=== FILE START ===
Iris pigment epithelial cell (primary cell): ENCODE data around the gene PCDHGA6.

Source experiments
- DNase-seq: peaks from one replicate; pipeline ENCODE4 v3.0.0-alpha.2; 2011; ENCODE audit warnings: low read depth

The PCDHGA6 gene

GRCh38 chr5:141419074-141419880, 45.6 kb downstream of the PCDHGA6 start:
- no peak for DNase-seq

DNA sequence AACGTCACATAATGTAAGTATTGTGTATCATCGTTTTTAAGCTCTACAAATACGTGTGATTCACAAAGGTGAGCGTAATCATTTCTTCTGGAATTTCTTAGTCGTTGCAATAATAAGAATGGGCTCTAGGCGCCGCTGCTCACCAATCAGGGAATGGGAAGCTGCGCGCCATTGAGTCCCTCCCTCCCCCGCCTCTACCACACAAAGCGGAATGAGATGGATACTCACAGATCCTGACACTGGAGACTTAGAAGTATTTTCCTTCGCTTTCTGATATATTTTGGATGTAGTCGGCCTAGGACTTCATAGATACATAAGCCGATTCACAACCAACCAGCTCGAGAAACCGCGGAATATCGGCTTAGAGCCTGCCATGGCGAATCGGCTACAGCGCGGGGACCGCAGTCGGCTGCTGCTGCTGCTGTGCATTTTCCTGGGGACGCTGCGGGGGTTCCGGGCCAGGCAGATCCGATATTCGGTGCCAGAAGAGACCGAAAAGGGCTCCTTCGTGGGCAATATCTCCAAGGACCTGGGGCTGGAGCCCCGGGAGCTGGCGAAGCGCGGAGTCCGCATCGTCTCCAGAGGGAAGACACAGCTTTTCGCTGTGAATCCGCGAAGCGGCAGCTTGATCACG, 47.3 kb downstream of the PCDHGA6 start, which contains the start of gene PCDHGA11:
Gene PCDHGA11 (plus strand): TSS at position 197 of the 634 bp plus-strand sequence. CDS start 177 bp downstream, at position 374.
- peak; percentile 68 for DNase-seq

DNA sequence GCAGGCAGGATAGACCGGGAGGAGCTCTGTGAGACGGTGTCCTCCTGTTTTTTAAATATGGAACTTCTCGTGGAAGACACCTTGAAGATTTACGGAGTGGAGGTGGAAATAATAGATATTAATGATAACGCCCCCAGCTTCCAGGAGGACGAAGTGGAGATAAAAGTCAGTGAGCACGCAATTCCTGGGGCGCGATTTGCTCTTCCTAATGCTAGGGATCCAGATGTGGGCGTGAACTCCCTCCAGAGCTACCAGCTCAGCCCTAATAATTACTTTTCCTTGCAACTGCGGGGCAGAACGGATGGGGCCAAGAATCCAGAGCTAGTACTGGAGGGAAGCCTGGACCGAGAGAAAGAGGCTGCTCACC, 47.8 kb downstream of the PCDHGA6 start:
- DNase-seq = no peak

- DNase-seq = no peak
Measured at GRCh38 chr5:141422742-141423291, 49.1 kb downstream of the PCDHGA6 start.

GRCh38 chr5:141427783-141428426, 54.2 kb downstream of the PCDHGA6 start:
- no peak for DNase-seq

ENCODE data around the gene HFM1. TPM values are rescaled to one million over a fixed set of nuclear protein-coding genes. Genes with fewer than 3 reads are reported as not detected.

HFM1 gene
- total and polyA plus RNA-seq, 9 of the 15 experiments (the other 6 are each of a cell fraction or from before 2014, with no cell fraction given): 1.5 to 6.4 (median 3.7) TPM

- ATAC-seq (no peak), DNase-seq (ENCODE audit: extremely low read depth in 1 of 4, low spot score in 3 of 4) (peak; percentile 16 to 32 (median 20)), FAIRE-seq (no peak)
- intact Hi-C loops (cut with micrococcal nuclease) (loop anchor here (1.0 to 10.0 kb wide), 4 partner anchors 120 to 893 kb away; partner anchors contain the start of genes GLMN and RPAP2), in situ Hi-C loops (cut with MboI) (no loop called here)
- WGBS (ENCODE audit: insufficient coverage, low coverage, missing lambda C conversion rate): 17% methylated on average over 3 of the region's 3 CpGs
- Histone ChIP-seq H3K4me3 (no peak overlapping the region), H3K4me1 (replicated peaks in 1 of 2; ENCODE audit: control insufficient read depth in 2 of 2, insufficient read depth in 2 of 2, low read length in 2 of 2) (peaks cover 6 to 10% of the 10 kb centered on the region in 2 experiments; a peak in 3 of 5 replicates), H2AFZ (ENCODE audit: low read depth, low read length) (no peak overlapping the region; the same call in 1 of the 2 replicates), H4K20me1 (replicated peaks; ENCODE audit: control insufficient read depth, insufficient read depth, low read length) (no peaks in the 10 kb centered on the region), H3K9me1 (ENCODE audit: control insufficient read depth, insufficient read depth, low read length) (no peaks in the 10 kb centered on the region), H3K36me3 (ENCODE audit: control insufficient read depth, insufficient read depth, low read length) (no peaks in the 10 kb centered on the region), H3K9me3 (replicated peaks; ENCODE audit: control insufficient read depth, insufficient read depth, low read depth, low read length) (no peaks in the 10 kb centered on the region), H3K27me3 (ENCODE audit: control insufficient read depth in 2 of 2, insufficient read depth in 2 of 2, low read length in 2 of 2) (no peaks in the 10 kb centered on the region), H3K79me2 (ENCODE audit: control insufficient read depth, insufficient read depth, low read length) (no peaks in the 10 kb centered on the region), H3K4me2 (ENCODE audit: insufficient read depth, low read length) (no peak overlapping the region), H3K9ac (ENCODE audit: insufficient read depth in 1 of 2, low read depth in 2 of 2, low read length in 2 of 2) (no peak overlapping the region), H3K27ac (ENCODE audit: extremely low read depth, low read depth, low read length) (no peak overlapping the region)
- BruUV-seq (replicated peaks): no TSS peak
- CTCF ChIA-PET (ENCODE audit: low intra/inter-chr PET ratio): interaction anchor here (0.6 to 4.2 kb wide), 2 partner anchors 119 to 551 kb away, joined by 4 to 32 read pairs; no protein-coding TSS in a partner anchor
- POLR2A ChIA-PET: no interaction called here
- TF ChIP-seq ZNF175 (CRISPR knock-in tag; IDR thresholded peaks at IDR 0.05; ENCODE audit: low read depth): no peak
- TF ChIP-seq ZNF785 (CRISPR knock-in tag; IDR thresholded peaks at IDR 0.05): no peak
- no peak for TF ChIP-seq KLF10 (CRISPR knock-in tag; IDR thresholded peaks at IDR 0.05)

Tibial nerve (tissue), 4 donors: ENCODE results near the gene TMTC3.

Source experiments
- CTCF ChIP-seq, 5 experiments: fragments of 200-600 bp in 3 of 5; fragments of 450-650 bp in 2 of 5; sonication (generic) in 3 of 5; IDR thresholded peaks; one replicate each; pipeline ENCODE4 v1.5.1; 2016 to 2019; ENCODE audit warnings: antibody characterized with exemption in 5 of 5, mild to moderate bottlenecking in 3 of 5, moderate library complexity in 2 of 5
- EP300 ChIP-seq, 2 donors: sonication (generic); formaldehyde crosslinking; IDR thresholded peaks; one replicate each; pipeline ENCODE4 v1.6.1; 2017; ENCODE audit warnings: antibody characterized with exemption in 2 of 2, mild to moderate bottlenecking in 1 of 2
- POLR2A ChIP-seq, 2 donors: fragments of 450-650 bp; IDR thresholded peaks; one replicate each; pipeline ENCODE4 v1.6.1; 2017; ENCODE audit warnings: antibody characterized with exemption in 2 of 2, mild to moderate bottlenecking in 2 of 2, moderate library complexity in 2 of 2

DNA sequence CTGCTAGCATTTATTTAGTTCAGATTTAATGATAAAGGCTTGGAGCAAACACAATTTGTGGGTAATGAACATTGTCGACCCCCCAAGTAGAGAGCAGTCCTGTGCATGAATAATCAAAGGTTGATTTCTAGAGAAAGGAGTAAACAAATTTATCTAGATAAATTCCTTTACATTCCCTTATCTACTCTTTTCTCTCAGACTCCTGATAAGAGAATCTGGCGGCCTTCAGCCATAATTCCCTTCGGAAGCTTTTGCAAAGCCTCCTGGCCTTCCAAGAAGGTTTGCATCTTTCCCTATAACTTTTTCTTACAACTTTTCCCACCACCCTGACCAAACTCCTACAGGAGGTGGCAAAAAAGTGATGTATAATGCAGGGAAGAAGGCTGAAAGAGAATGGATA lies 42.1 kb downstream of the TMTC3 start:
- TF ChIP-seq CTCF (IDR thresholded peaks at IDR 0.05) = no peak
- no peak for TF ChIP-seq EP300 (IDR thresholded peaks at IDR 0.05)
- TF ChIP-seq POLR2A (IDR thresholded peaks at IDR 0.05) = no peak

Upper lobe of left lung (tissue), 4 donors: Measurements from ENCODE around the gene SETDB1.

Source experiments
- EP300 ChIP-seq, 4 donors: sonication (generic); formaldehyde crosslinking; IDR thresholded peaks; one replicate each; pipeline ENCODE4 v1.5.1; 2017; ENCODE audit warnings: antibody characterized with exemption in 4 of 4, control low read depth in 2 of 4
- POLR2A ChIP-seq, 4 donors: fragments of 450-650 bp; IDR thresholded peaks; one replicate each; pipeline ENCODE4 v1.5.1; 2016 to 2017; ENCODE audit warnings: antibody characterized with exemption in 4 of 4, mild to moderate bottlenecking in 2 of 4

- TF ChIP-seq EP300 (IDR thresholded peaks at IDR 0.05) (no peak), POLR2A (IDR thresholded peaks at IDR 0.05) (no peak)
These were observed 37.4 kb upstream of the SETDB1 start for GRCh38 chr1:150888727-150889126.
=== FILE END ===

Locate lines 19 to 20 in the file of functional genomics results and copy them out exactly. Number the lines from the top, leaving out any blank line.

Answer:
- ATAC-seq (no peak), DNase-seq (ENCODE audit: extremely low read depth in 1 of 4, low spot score in 3 of 4) (peak; percentile 16 to 32 (median 20)), FAIRE-seq (no peak)
- intact Hi-C loops (cut with micrococcal nuclease) (loop anchor here (1.0 to 10.0 kb wide), 4 partner anchors 120 to 893 kb away; partner anchors contain the start of genes GLMN and RPAP2), in situ Hi-C loops (cut with MboI) (no loop called here)